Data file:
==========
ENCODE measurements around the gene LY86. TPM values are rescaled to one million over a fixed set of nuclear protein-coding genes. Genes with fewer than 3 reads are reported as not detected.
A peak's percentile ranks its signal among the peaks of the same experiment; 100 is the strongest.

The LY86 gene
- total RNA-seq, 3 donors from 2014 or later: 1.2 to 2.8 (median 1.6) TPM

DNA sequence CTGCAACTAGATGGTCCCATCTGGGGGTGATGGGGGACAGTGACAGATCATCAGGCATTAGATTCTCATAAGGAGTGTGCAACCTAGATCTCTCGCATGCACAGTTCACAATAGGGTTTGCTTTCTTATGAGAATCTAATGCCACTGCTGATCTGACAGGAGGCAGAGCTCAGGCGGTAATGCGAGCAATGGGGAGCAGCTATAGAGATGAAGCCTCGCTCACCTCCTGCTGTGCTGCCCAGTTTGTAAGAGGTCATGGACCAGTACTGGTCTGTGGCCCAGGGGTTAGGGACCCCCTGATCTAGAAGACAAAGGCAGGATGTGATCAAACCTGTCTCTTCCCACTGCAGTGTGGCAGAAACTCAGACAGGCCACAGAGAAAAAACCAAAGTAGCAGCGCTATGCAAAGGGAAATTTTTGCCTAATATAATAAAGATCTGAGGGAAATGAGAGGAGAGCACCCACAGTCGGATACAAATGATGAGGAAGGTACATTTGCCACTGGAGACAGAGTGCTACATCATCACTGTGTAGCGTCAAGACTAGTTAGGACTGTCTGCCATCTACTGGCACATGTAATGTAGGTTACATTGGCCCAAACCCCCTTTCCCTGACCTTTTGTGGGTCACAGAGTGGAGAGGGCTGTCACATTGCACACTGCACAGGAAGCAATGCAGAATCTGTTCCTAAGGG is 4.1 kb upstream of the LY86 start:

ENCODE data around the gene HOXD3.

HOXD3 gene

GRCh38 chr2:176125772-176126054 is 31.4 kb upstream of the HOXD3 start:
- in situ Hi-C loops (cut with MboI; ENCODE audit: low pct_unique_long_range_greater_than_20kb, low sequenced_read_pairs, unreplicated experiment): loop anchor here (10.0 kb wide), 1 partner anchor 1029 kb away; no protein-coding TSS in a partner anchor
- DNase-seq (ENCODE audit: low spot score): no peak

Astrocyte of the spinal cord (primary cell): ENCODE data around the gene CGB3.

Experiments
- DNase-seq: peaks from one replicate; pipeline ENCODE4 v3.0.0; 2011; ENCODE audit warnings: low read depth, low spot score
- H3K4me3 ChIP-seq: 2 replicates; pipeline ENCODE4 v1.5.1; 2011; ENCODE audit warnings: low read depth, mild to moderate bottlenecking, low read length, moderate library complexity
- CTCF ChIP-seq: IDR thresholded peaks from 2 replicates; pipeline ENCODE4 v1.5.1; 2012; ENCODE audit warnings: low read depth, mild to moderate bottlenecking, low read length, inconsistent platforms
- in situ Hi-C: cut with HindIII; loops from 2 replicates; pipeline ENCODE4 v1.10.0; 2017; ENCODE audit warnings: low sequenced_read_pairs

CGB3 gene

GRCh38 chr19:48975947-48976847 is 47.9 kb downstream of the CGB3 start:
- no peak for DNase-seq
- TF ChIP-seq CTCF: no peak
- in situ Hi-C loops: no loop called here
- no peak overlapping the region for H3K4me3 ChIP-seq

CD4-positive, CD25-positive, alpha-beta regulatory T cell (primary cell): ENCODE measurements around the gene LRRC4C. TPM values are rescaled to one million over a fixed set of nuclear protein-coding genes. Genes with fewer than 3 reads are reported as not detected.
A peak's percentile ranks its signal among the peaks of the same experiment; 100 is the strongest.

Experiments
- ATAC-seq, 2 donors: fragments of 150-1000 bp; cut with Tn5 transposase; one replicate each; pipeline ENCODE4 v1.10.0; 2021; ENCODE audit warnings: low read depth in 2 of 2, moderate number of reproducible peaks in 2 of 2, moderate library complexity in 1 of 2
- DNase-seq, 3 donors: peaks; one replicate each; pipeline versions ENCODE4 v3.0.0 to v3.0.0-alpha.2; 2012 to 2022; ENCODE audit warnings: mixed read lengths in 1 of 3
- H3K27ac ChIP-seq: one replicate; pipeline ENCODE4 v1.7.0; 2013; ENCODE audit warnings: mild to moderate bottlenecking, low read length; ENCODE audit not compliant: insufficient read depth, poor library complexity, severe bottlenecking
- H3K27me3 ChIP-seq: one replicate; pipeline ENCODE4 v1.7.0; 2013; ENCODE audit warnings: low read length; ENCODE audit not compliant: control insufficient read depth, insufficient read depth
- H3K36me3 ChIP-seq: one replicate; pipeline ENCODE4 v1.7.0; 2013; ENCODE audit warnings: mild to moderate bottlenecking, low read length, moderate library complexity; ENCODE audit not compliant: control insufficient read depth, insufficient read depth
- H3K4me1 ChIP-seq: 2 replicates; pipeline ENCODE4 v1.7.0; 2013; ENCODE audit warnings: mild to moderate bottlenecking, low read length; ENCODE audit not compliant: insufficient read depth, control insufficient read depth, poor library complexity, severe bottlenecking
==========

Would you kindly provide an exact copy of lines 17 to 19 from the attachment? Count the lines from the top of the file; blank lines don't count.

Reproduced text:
CGB3 gene

GRCh38 chr19:48975947-48976847 is 47.9 kb downstream of the CGB3 start:
- no peak for DNase-seq